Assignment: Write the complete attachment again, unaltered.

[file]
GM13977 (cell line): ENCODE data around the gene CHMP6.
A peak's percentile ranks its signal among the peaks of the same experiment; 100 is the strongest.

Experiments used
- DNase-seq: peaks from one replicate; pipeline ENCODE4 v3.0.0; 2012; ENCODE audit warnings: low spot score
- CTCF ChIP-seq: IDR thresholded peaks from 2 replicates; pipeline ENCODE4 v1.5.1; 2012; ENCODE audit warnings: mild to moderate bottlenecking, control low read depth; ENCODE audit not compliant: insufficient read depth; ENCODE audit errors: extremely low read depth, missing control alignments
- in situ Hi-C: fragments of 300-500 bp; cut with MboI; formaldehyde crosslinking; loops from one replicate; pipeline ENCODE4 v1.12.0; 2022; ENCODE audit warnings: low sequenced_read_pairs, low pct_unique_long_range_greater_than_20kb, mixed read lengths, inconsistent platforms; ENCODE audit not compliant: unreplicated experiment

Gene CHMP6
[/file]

GM13977 (cell line): ENCODE data around the gene CHMP6.
A peak's percentile ranks its signal among the peaks of the same experiment; 100 is the strongest.

Experiments used
- DNase-seq: peaks from one replicate; pipeline ENCODE4 v3.0.0; 2012; ENCODE audit warnings: low spot score
- CTCF ChIP-seq: IDR thresholded peaks from 2 replicates; pipeline ENCODE4 v1.5.1; 2012; ENCODE audit warnings: mild to moderate bottlenecking, control low read depth; ENCODE audit not compliant: insufficient read depth; ENCODE audit errors: extremely low read depth, missing control alignments
- in situ Hi-C: fragments of 300-500 bp; cut with MboI; formaldehyde crosslinking; loops from one replicate; pipeline ENCODE4 v1.12.0; 2022; ENCODE audit warnings: low sequenced_read_pairs, low pct_unique_long_range_greater_than_20kb, mixed read lengths, inconsistent platforms; ENCODE audit not compliant: unreplicated experiment

Gene CHMP6